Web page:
- The Washington Times - Monday, May 2, 2005

Aimee Mann

The Forgotten Arm

#(SuperEgo Records)

Aimee Mann’s fifth studio release, “The Forgotten Arm,” is her first full-fledged concept album, a “novella” about the dysfunctional love affair between a drug-addicted boxer and a small-town girl who meet sometime in the mid-‘70s at the Virginia State Fair.

The deluxe packaging (a strong argument for what can be accomplished when, like Miss Mann, you run your own record company) plays up the literary conceit with a knowing wink — from the pulpy cover (complete with a typically lurid come-on blurb) to the hard-boiled Owen Smith illustrations that grace the lyric booklet inside.

(The album’s title refers to a maneuver in which a boxer repeatedly hits his opponent using only his left hand. The opponent forgets all about the right arm, which then can be used to deliver the decisive uppercut. As Miss Mann says, “The knockout punch is always the one you never see coming.”)

Recorded with a full band playing mostly live in the studio by iconoclastic musical journeyman Joe Henry, the record aims to evoke its setting by sonically re-creating the sun-dappled spaciousness of period classics such as the Band’s so-called “Brown Album,” Rod Stewart’s “Every Picture Tells a Story” and Elton John’s “Tumbleweed Connection.”

Of course, part of the charm of those records was the illusion that they were created off-the-cuff — as if a bunch of musician friends just happened to stop by the country estate and everybody set up in the barn and played until the wine and the sunshine had disappeared.

Still, all of this — the pseudo-live atmosphere, the pulp-fiction story line — is mostly just a smoke screen anyway. Musically, Miss Mann seems quite comfortable exploring the depths of her own well-established musical parameters.

This means that certain songs on “The Forgotten Arm” may induce an annoying sense of deja vu in some of Miss Mann’s longtime listeners, but that would be missing the point.

Deathly serious pop songwriters are few and far between, and very few of them have followed the basic Beatles blueprint so unwaveringly and to such psychological extremes. As Miss Mann’s confidence has grown, each new album has contained less and less that’s merely showy. On “The Forgotten Arm,” it’s the tiniest, barely noticeable, refinements to familiar song forms that illustrate her ever-increasing mastery of her idiom.

It’s there in the two-word slide up to falsetto that levitates the chorus of the bouncy 12-step anthem “I Can’t Get My Head Around It,” and in the effortless way her lyrics do exactly what she wants them to do, sounding neither stiltedly literary nor colloquial.

Listen to how the use of specific place names lends a suitably dim light to the cell-like hotel room in “Little Bombs,” or her way of conjuring up a scene with just a handful of words, as in the album’s opening lines, from “Dear John”: “Cotton candy was king on the midway that spring, when I saw you in the ring on the lawn.”

It’s the musical equivalent of simple, elegant, well-made bed linen; this is classic pop music with an unbelievably high thread count.

In keeping with the overall concept, there is a blowsy ease to the ensemble performances, a definite relaxation of Miss Mann’s usual reliance on studio wizardry — more than one song ends with a tantalizing taste of rollicking improvisation.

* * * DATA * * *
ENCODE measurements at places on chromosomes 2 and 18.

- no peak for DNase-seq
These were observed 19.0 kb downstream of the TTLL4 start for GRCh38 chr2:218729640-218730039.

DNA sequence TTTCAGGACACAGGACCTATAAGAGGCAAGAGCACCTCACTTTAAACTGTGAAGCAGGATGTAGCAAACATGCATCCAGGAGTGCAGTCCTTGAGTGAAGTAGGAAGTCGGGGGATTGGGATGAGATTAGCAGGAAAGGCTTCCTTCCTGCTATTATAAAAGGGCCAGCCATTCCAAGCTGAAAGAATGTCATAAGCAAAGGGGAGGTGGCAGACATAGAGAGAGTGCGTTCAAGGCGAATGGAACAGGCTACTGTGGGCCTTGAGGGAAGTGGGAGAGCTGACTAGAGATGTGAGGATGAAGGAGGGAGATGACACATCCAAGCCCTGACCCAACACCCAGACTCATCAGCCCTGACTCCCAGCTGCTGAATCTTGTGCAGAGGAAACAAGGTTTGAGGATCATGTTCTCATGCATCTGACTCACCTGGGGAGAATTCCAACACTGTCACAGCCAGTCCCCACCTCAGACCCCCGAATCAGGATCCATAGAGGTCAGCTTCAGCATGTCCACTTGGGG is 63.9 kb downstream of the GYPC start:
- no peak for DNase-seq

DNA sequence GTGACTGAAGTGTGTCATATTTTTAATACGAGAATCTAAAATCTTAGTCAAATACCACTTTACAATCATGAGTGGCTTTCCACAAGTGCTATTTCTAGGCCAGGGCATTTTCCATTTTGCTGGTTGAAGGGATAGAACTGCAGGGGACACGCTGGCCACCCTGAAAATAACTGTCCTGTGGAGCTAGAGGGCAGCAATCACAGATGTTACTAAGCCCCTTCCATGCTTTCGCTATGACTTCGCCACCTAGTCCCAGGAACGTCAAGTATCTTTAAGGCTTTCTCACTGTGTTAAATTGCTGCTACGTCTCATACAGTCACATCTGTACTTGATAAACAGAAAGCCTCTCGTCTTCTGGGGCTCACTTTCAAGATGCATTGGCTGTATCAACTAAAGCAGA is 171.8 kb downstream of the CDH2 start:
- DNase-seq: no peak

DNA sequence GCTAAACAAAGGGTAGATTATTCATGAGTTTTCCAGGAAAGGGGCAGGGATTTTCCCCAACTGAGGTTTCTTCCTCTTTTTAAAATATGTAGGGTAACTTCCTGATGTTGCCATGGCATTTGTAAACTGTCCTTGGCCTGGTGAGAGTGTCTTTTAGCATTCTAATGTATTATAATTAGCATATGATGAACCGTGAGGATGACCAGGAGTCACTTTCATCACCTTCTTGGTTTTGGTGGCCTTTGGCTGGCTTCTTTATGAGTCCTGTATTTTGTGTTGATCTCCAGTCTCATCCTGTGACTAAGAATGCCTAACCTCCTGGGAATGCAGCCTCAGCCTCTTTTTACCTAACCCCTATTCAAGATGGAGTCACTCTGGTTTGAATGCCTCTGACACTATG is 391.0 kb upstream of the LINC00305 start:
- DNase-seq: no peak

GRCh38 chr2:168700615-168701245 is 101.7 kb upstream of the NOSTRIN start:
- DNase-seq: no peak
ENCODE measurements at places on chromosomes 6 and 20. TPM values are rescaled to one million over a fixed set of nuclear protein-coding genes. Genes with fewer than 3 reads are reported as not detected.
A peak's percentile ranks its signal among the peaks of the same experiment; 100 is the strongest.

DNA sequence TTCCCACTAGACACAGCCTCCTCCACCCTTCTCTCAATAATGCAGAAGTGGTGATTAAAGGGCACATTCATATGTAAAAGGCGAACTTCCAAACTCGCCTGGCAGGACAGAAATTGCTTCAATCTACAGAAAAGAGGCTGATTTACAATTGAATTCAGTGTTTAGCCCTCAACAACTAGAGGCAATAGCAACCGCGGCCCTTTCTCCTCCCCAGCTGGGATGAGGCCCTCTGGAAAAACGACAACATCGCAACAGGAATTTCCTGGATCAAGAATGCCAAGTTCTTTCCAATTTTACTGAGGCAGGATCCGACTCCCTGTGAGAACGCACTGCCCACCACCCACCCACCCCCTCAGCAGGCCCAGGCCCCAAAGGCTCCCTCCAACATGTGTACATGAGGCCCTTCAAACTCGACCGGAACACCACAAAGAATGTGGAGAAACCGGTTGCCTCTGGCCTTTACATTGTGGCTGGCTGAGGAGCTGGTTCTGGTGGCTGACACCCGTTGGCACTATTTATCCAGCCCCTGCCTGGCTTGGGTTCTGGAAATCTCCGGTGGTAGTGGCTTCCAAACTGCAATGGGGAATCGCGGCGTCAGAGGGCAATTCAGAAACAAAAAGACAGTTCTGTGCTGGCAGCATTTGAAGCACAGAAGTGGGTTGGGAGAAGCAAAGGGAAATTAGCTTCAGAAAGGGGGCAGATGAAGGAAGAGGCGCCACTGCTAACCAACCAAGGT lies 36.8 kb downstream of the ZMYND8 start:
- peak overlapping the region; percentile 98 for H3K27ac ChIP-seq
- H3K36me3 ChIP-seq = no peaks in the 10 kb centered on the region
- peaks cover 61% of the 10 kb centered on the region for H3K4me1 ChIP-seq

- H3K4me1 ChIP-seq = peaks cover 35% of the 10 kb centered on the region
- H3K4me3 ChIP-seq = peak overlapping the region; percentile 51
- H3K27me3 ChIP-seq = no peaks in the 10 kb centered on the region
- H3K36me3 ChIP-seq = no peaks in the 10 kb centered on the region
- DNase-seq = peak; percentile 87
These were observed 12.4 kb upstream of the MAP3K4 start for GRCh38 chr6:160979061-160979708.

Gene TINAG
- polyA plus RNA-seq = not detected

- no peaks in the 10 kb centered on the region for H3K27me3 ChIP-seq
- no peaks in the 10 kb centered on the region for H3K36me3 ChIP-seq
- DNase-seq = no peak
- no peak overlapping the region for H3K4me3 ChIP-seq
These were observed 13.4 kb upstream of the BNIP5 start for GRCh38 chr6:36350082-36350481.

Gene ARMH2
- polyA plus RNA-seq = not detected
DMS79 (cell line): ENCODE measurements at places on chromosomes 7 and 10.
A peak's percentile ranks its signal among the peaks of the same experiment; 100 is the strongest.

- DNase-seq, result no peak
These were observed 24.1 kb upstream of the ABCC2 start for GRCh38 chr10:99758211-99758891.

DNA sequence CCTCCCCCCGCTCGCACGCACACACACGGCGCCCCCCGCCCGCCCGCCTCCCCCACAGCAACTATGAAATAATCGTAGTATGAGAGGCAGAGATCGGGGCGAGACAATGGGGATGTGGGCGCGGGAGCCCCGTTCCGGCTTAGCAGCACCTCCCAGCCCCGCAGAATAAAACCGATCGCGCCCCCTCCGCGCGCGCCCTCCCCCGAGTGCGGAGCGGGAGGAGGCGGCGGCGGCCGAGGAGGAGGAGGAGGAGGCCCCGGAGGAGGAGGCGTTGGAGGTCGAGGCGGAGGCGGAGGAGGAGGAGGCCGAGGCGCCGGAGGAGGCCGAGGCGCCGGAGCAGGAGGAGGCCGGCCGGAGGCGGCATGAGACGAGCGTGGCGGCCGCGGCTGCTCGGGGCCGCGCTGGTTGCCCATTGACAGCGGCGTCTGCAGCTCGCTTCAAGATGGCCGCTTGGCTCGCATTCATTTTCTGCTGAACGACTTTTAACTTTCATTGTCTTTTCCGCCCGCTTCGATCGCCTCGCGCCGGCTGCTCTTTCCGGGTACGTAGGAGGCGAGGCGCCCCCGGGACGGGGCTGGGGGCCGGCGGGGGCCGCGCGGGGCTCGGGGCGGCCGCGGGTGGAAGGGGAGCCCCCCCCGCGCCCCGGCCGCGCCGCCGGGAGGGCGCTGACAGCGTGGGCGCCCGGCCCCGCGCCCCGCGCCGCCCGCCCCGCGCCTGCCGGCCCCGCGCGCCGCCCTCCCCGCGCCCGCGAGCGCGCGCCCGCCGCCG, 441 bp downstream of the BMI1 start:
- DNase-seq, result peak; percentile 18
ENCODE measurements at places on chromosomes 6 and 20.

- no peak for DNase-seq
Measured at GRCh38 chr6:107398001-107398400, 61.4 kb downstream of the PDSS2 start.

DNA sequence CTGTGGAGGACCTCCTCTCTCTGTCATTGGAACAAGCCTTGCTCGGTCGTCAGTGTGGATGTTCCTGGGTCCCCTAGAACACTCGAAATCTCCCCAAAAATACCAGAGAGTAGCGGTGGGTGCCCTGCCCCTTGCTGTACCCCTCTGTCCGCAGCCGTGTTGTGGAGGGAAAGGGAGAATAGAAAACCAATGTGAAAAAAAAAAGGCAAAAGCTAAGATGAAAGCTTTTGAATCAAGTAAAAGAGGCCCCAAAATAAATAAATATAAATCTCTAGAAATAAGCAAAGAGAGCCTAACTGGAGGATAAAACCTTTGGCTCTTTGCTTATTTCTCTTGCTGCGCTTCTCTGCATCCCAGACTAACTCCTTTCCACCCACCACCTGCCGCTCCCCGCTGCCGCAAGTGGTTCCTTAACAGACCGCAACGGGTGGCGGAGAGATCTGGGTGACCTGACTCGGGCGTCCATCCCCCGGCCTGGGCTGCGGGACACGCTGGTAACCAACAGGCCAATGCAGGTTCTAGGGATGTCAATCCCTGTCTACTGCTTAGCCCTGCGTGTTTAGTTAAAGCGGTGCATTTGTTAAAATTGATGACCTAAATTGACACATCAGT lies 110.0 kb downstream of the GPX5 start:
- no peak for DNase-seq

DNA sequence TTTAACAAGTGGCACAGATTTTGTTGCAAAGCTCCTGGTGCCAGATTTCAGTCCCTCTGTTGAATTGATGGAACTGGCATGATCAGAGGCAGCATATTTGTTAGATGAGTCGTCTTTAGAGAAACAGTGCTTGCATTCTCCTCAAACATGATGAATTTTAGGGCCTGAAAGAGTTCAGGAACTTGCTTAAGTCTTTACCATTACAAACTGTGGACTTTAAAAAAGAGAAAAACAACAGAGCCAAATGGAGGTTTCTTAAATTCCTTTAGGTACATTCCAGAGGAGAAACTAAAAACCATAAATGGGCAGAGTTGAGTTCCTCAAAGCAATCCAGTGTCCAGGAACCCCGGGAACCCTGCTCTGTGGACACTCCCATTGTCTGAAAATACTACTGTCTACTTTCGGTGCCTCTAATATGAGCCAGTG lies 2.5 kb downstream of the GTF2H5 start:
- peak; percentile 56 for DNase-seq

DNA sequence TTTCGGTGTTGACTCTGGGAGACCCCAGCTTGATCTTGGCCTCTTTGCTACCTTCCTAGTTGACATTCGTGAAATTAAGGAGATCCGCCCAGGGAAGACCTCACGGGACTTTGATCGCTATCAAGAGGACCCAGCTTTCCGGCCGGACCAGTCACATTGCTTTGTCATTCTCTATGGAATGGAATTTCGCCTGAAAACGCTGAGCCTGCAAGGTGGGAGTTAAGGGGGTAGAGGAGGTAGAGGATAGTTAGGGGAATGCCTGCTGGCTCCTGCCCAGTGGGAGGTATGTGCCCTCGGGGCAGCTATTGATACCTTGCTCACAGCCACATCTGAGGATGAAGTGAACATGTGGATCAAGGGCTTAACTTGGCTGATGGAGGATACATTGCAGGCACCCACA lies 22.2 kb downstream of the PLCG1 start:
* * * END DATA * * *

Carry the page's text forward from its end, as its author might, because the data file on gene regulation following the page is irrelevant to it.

The guitars throughout are especially effective in re-creating ‘70s-era pyrotechnics without ever quite crossing the line into pure cheese, and the splashy piano playing brings a gust of fresh air to songs such as “I Can’t Help You Anymore” and “I Can’t Get My Head Around It.”

But Miss Mann is too much of a pop formalist to truly let the band off-leash, and that is one of the album’s minor frustrations. “That’s How I Knew This Story Would Break My Heart,” the devastating ballad that serves as the album’s thematic centerpiece, inexplicably sputters to a close after four minutes, just as it’s getting up a full head of incantatory steam. (On the ‘70s albums she cites as blueprints, similarly structured songs often would vamp into infinitely suggestive, minutes-long extended fade-outs.)

For all her prodigious talents, Miss Mann’s first couple of albums had too many moments of unbecoming vindictiveness and self-pity. Later, on the “Magnolia” soundtrack and her unflinching masterpiece “Lost in Space,” Miss Mann took baby steps towards taking a measure of personal responsibility and showing genuine empathy, but the overall picture she painted was still one of hopelessness, the tragedy of which lay in its almost complete lack of redemption. It was a step up from self-pity, but as any addict knows, acknowledgement is only half the battle.

Miss Mann’s real accomplishment with “The Forgotten Arm” lies in her taking the next step on this spiritual continuum, to forgiveness and making amends. Despite the traumatic experiences of her protagonists, the album actually has a happy ending. In the disarmingly direct ballad that ends the album, “Beautiful,” the two lovers celebrate the genuine beauty they have learned to see in each other — through acceptance of each other’s inherent flaws, not despite them.

Because the truth is, people do terrible things to each other all the time and still somehow manage to go on living and loving. It’s messy business, of course, which is why it’s so heartening to find Miss Mann realizing at last that when it comes to human beings, there’s no such thing as perfection and that getting dirty isn’t necessarily the end of the world.

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